By Glen Walton
“Would a wet shoe make a good instrument?” a student asks me in the middle of a workshop. “Umm, sure, yeah I think that would work.” I say with very little evidence/confidence. The next day, sure enough he plonked a wet sneaker on the school table to the laughs of other students and the face scrunch of the attending teacher. He grabbed an oversized clip attached to Clippy V1.0, a salad bowl shaped device (because it’s made from a salad bowl!) that turns conductive materials into triggers for music and sound. The clip was on, I turned up the volume and stood back…
“BWAAARK!” With the touch of a fingertip the wet shoe was triggering the sound of a maniacal chicken. “We’re going to need more shoes!” the teacher chuckled.
I have been working on devices for collaborative music making for about three years, after what seems like another life as a theatre maker/performer and a musician in a novelty tropical party band. I’ve been creating work collaboratively in that time and have come to view it as my preferred way of developing pretty much anything.
When I started working with Polyglot Theatre over eight years ago, I had no idea what I was getting myself into. What is this? Kids make everything? What about me? I’m the Artist here! I don’t think I understood the creative conversation that was happening as children made cities of boxes or tangled me up in a web of elastic. Over time I started to catch on: the environments that Polyglot creates are venues for instant collaboration. These environments don’t just make themselves though, it’s collaboration and co-creation all the way down, from the kernel of an idea to an internationally touring work.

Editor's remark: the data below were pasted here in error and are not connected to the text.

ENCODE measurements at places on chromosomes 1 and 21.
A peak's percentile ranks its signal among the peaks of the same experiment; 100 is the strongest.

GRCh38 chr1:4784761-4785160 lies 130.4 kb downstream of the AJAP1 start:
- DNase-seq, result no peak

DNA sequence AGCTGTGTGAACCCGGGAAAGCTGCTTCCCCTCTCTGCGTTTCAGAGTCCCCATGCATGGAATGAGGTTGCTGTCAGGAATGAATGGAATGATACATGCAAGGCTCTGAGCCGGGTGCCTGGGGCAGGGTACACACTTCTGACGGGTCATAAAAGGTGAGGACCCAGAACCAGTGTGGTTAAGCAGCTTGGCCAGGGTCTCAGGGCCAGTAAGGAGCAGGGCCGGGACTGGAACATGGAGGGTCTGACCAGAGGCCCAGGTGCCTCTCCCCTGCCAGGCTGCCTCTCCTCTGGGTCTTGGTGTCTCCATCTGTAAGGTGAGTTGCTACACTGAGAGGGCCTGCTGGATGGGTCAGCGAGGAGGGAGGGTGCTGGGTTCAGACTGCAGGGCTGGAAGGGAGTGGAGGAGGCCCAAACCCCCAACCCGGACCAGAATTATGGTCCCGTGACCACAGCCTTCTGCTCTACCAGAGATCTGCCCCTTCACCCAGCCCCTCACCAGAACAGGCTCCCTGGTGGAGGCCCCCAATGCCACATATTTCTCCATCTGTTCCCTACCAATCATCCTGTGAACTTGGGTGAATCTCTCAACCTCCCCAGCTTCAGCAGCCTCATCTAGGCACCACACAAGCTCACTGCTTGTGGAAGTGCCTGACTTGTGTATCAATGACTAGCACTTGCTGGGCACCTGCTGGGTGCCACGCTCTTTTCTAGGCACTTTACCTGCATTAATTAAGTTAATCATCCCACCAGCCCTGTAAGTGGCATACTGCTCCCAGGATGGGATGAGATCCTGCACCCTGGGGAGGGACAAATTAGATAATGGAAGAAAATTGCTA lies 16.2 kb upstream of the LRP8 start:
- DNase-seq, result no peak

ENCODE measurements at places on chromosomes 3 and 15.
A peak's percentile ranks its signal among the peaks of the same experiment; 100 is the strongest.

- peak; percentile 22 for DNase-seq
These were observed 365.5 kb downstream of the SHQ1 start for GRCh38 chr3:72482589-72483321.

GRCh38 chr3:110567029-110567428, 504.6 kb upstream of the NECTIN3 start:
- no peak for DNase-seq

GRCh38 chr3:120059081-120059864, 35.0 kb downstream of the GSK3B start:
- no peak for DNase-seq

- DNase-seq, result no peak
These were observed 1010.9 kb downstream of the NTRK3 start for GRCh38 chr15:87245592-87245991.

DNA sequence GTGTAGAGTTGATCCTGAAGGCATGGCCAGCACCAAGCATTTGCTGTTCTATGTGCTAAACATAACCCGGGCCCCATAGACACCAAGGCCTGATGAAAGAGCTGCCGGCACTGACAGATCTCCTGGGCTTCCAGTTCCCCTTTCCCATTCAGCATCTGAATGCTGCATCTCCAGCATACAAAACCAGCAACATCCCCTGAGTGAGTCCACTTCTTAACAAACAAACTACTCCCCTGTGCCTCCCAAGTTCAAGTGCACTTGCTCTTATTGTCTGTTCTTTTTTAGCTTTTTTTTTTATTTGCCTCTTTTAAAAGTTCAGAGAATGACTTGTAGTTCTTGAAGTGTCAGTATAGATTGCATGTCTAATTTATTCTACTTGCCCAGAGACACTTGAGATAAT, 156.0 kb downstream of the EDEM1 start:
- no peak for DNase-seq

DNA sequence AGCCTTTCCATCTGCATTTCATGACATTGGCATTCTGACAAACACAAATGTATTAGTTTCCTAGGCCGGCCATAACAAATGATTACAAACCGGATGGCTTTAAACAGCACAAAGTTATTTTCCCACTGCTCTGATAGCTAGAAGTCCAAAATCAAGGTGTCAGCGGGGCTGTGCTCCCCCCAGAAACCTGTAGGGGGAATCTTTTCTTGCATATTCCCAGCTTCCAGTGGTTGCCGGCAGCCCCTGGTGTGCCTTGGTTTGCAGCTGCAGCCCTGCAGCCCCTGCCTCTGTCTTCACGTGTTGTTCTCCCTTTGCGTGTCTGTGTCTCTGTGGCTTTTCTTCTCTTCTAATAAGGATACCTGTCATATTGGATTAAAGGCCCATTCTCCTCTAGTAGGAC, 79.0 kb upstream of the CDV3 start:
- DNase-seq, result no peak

I was sent on my current path of creating devices for musical collaboration when I was responsible for creating a live soundtrack for Polyglot’s Paper Planet. I set up a bunch of gear and tried my best to create sounds that I thought ‘represented the play’ in the cardboard forest. After a few tries, I realised that I needed some help! I wired up some copper leaves all around my sound desk, so that when participants touched an ‘activator’ and a leaf, they would trigger musical notes that mixed in with what I was playing. One day a child worked out that you could get another person to touch the ‘activator’ and if you touched a leaf when the two people connected they could trigger music through their hands, or ears or noses!
That discovery sent me off using technology to develop instruments out of real plants, paint, and people. I even ended up doing a Masters Degree at the University of Technology Sydney studying interactive collaborative music-making in public spaces.
Making music collaboratively is one thing, but actually designing the device collaboratively is the goal of Clippy, a new workshop series created with Polyglot and Playable Streets. Clippy V1.0 was developed with the students of Lismore Primary School (the wet shoe school), their input lead to Clippy V1.1 and so on. The instrument will continue to develop through this process of co-design with children. I have no idea what it will look like in 5 years!